My apologies in advance to the computer science journalists I haven’t found yet, but…
Why is there so little good long-form computer science journalism? (Tech journalism doesn’t count.)
When there’s an interesting development in biology, Ed Yong will explain it beautifully in 4,000 words, or Richard Dawkins in 80,000. Or Carl Zimmer, Jonathan Weiner, David Quammen, etc.
Several others sciences attract plenty of writing talent as well. Physics has Sean Carroll, Stephen Hawking, Brian Greene, Kip Thorne, Lawrence Krauss, Neil deGrasse Tyson, etc. Psychology has Steven Pinker, Richard Wiseman, Oliver Sacks, V.S. Ramachandran, etc. Medical science has Atul Gawande, Ben Goldacre, Siddhartha Mukherjee, etc.
Computer science has Scott Aaronson (e.g. The Limits of Quantum, The Quest for Randomness), Brian Hayes (e.g. The Invention of Genetic Code, The Easiest Hard Problem), and… who else?
Outside Aaronson and Hayes, I mostly see tech journalism, very brief CS news articles, mediocre CS writing, and occasional CS articles and books from good writers who cover a range of scientific disciplines, such as
- The Proof in the Quantum Pudding by Erica Klarreich
- Approximately Hard by Erica Klarreich
- The Future Fabric of Data Science by Jennifer Oullette
- The Mathematical Shape of Things to Come by Jennifer Oullette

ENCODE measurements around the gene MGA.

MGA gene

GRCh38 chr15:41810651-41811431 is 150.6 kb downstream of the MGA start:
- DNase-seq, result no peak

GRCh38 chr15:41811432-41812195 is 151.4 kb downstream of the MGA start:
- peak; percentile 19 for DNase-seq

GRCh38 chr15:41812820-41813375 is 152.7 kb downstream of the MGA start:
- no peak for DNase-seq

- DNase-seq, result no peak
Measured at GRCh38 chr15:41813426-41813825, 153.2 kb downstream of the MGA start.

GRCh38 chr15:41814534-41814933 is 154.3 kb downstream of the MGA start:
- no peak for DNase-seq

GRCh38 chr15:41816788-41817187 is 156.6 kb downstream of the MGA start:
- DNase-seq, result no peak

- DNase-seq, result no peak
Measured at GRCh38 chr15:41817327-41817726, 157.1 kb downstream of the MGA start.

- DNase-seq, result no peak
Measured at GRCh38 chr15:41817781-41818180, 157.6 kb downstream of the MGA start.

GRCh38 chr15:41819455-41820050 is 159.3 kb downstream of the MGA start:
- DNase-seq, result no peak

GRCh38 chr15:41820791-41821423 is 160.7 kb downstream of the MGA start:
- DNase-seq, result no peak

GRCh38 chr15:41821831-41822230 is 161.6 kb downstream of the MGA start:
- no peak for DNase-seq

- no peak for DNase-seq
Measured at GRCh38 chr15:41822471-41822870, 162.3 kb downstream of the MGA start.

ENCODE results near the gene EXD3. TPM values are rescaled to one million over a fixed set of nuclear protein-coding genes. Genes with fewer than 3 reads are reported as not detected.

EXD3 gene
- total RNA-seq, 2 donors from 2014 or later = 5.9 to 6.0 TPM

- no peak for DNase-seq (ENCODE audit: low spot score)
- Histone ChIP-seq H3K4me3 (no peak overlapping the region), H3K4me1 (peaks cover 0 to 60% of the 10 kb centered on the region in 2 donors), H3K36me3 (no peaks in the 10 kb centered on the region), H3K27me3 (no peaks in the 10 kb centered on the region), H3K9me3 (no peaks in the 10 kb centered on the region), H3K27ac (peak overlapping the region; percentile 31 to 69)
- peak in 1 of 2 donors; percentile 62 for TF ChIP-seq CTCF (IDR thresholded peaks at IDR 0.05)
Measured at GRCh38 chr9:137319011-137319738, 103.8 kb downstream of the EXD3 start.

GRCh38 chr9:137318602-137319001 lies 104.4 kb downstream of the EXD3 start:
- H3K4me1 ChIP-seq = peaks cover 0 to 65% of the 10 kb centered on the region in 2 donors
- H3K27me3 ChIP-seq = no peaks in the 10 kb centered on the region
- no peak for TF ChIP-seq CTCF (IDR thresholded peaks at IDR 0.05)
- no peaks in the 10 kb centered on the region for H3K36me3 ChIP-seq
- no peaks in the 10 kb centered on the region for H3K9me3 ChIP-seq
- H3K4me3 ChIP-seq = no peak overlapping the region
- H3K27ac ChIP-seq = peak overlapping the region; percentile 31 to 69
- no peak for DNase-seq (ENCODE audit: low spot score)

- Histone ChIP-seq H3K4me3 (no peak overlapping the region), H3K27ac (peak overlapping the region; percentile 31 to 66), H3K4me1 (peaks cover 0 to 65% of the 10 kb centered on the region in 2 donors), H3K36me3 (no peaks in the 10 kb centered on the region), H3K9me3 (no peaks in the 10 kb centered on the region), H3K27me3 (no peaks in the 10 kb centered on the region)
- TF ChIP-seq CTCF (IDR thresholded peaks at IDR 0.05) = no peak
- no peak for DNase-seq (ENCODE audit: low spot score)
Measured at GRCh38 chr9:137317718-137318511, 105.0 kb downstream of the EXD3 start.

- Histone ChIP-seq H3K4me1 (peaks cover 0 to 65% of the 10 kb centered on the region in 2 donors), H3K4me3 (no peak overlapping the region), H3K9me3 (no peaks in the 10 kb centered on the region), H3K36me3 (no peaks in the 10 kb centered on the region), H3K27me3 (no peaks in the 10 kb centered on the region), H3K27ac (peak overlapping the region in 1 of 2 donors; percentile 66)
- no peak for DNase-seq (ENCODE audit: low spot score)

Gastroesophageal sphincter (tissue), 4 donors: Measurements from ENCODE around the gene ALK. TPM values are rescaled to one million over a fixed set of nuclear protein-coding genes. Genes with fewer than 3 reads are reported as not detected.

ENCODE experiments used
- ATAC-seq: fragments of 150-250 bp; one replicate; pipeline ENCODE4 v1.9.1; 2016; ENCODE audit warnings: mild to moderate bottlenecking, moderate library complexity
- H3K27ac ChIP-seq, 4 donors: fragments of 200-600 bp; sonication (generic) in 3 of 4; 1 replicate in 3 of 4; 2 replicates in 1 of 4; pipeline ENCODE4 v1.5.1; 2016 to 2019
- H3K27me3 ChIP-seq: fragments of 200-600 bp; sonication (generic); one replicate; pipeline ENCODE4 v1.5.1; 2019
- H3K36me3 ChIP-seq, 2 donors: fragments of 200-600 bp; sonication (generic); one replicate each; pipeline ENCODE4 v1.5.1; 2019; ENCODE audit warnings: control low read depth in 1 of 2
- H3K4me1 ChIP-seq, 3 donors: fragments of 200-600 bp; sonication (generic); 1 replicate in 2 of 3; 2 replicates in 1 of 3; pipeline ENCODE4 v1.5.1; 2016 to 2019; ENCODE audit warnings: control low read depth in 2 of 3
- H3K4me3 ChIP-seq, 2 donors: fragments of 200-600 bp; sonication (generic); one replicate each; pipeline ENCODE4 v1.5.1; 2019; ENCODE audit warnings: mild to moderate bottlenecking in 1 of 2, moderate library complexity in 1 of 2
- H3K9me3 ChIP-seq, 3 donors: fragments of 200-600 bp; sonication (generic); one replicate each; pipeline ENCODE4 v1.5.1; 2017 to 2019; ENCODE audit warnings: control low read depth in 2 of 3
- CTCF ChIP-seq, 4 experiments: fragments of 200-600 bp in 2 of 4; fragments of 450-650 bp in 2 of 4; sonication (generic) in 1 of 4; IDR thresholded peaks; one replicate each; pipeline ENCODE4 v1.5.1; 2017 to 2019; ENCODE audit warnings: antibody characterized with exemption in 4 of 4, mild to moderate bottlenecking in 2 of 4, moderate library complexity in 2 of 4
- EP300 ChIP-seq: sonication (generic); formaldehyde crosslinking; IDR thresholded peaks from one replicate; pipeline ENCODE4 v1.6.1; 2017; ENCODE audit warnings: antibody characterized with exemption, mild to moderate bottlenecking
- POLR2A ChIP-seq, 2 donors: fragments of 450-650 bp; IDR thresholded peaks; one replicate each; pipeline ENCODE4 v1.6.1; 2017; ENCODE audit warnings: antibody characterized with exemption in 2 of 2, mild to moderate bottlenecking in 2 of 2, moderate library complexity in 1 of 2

- The last few chapters of The Code Book by Simon Singh
- Turing’s Cathedral by George Dyson
- Nine Algorithms That Changed the Future by John MacCormick
- The Golden Ticket by Lance Fortnow
Maybe CS is too mathematical to attract general readers? Too abstract? Too dry? Or simply not taught in high school like the other sciences? Or maybe there are problems on the supply side?
Arjun Narayan says
I would speculate that it’s almost entirely a supply side effect. Writing is a huge value-add skill for programmers (leaving aside computer scientists for the moment): the qualities that make for writing well documented, well structured, and readable code are very closely aligned to the those that make for writing well structured, well cited, and readable prose. If you’re a programmer that can do that, you’re not earning less than $100,000, and that’s probably off by a factor of two.
Now if you move on to computer scientists and academics, they definitely do a lot of writing, but they’re aimed at a technical audience. Scott Aaronson is a rare breed of academic who tries to write as nontechnically as possible (I think that his work is accessible to a good freshman computer science major). Most other academic blogs are not that accessible. I think we forget that the economics academe is bigger than the computer science academe. So the spilling out that results in a vibrant econ-blogosphere is not so available with computer science.
Good point re: computer science being more lucrative than other sciences in most cases.